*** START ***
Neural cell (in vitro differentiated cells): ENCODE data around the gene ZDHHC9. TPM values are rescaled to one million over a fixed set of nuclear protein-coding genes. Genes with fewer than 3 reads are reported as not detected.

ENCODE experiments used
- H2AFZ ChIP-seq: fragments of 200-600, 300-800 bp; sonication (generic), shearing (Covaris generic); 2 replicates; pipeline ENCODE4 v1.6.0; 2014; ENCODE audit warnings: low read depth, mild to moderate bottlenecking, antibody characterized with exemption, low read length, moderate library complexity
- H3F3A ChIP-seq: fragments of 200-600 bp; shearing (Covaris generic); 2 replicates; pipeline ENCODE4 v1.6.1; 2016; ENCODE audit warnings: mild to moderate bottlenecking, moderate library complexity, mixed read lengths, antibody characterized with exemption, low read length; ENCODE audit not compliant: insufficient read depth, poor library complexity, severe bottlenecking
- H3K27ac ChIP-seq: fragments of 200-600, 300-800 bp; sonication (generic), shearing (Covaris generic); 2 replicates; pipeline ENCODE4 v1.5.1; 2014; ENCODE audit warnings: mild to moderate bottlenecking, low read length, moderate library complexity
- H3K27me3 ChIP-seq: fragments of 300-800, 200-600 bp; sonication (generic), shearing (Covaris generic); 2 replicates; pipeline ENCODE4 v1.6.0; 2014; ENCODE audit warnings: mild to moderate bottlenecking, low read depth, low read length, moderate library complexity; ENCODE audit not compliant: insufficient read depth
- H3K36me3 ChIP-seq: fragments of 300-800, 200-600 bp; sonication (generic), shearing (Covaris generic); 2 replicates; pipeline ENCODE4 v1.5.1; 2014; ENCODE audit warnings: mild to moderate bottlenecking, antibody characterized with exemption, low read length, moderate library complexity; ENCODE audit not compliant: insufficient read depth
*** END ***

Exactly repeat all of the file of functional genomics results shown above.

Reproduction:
Neural cell (in vitro differentiated cells): ENCODE data around the gene ZDHHC9. TPM values are rescaled to one million over a fixed set of nuclear protein-coding genes. Genes with fewer than 3 reads are reported as not detected.

ENCODE experiments used
- H2AFZ ChIP-seq: fragments of 200-600, 300-800 bp; sonication (generic), shearing (Covaris generic); 2 replicates; pipeline ENCODE4 v1.6.0; 2014; ENCODE audit warnings: low read depth, mild to moderate bottlenecking, antibody characterized with exemption, low read length, moderate library complexity
- H3F3A ChIP-seq: fragments of 200-600 bp; shearing (Covaris generic); 2 replicates; pipeline ENCODE4 v1.6.1; 2016; ENCODE audit warnings: mild to moderate bottlenecking, moderate library complexity, mixed read lengths, antibody characterized with exemption, low read length; ENCODE audit not compliant: insufficient read depth, poor library complexity, severe bottlenecking
- H3K27ac ChIP-seq: fragments of 200-600, 300-800 bp; sonication (generic), shearing (Covaris generic); 2 replicates; pipeline ENCODE4 v1.5.1; 2014; ENCODE audit warnings: mild to moderate bottlenecking, low read length, moderate library complexity
- H3K27me3 ChIP-seq: fragments of 300-800, 200-600 bp; sonication (generic), shearing (Covaris generic); 2 replicates; pipeline ENCODE4 v1.6.0; 2014; ENCODE audit warnings: mild to moderate bottlenecking, low read depth, low read length, moderate library complexity; ENCODE audit not compliant: insufficient read depth
- H3K36me3 ChIP-seq: fragments of 300-800, 200-600 bp; sonication (generic), shearing (Covaris generic); 2 replicates; pipeline ENCODE4 v1.5.1; 2014; ENCODE audit warnings: mild to moderate bottlenecking, antibody characterized with exemption, low read length, moderate library complexity; ENCODE audit not compliant: insufficient read depth